Reviewing the March Madness Live App Experience
March Madness has been streamed online for many years, and for those that don’t already know, the NCAA began charging to watch March Madness on your computers and mobile devices for the first time in 2012. After a week of following all that college basketball on my iPad and computer, I thought it was time for a little review of the experience.
The NCAA dubbed their new product “March Madness Live.” For a single fee of $3.99, fans get live access to every NCAA Men’s College Basketball tournament game on computer, iPhone, iPad and a number of Android devices. Sign up was very easy through an in app iPad purchase and with jus a email and password, I could log in to any other compatible devices and computers without problem.
Even though it is a paid app, there are no shortage of ads within the mobile apps and the online video player. You get all the commercials during the typical TV breaks, plus plenty of in-app ads. Some fans will complain about the double-dip of being presented with ads after paying money on an app, but I find it really tough to complain about a fan friendly price of $3.99 to watch one of American’s great sporting events on mobile devices and computers. However…
I spent most of the first two days of the tournament viewing from the iPad and one thing I noticed very quickly that really needs to change is the 15 second pre-roll ads that play every time you switch to a different game. I’m not against ads or the NCAA making money, but pre-roll ads for a live stream is just a very user unfriendly feature. It’s not a static pre-produced video. With time sensitive live video like March Madness games, 15 second pre-roll ad could mean you are stuck watching Alec Baldwin yap about Capital One instead of witnessing a classic buzzer beater.
It was a constant frustration for me as I tried to jump to close games with a minute or two remaining only to have to sit through an ad I can’t skip past. I understand their reason for doing it. They don’t want users to simply jump to another game during every commercial break. For the sake of the product, however, there has to be a better way. At the very least, perhaps they could suspend the pre-roll ads during the final 5 minutes of each half. (Note: These pre-roll ads are played on the computer version too.)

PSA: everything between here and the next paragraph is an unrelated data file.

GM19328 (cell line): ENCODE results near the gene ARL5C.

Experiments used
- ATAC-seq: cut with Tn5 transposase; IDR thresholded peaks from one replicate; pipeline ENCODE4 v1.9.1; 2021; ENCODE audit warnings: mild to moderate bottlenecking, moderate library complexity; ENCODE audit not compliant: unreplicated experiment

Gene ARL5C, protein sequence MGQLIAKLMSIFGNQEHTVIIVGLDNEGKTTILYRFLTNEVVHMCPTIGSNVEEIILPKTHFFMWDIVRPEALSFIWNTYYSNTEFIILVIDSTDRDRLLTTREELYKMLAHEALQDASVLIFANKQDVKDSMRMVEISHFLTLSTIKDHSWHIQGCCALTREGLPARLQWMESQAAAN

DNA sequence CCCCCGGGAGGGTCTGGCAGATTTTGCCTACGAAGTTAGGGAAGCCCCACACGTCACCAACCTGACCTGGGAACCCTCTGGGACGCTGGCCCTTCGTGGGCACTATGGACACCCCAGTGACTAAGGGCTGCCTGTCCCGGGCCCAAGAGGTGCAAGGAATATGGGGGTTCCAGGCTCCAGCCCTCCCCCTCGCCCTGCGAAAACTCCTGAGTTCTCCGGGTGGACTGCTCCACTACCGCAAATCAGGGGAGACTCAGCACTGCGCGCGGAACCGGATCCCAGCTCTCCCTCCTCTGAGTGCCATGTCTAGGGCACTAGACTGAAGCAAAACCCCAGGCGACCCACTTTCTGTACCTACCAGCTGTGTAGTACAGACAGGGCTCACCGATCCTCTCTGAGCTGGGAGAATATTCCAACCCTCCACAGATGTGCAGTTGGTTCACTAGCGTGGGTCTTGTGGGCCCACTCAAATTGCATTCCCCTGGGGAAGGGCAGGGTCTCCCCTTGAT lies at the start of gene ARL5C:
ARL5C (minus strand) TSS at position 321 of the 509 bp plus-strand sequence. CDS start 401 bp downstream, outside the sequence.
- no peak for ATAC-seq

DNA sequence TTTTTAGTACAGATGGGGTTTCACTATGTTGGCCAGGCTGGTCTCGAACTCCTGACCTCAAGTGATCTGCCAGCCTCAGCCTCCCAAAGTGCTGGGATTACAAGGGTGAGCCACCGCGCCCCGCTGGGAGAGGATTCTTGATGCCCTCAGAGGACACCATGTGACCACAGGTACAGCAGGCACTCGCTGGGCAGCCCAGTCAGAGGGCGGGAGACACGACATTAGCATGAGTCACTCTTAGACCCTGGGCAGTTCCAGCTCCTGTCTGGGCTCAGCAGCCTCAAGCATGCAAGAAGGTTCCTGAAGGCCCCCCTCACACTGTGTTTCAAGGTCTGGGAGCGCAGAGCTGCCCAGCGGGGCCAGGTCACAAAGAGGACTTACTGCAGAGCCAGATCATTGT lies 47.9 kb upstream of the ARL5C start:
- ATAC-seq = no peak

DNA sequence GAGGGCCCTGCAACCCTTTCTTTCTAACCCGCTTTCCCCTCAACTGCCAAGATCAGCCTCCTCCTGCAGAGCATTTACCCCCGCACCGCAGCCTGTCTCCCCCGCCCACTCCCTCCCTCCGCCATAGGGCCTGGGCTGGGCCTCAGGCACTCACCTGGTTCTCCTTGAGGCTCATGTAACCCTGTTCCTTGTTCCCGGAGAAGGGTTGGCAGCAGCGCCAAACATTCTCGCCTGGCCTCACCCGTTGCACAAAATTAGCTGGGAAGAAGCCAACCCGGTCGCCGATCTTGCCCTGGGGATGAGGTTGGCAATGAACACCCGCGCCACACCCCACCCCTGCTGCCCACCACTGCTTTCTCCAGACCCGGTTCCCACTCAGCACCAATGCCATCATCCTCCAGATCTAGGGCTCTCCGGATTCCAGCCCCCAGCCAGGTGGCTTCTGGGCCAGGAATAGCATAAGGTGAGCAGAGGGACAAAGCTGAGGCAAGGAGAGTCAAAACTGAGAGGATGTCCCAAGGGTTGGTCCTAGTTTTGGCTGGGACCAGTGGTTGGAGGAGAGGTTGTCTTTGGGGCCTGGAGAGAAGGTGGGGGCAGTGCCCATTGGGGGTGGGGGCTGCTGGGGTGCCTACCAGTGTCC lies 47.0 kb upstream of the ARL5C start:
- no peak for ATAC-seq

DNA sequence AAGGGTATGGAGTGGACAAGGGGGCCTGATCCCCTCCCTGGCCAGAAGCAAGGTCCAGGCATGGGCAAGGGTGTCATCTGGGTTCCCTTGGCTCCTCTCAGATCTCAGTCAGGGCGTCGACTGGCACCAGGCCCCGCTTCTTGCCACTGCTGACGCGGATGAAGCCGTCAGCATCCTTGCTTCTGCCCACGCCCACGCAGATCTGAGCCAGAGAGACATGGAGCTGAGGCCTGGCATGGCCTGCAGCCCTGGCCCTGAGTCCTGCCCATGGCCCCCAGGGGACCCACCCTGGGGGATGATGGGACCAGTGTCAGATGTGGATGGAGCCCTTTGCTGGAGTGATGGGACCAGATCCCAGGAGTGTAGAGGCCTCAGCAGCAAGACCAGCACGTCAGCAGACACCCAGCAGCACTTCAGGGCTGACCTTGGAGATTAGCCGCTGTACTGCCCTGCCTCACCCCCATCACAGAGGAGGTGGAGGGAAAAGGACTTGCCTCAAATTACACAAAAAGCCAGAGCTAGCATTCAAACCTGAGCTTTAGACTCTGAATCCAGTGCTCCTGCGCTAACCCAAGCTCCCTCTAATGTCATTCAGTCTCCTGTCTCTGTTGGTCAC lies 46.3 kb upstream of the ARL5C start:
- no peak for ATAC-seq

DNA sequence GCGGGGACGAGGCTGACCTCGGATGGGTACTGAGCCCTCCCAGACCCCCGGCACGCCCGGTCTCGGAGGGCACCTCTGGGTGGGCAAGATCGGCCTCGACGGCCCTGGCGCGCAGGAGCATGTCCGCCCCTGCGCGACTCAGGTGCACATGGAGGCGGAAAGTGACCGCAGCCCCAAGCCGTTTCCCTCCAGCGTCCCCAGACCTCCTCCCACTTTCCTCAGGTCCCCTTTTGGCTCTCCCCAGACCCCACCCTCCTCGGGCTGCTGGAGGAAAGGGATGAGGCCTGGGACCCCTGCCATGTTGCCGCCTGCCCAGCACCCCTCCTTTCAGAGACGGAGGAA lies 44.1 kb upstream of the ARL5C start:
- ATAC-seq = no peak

March Madness Live App (iPad)
The picture quality on the iPad was quite uneven. At times it was clear, while at other times it was heavily pixelated, stuttering, and blurry. I initially assumed it was my Internet connection, but after testing it at other locations throughout the first weekend, I found the same issues at every location.
If that wasn’t disappointing enough, the scoreboard on each game screen along the top of the screen did not update. To check the score, you actually have to switch to the scoreboard tab.
There are some cool features like the lead tracker and the ability to quickly set an alert for a particular game. However, the two tabbed banners that flanked the video screen (in standard view) seemed to be a rather inefficient use of screen space. I didn’t find the the social media tab (Twitter) of the app to be useful at all. The stats tab is fine, but would work better as a fly-out feature as it isn’t really something you need displayed all game.
March Madness Live Online
The pure online version of March Madness Live was a far superior experience. The picture quality was very good even in full screen mode and the scoreboard along the top of the screen actually updated in real-time. The screen was not as cluttered as the iPad app with features like social media placed more efficiently along the bottom of the screen.
Despite the issues, I’d still drop the 4 bucks for March Madness Live. I might not pay just for mobile access, but as long as I can watch online and the quality is good, it’s still worth it. As mentioned previously, it’s such a nominal fee and for those that don’t have cable it’s an especially good deal. If they plan on upping the price of March Madness Live in the coming years, they really need to tighten things up on the mobile end.by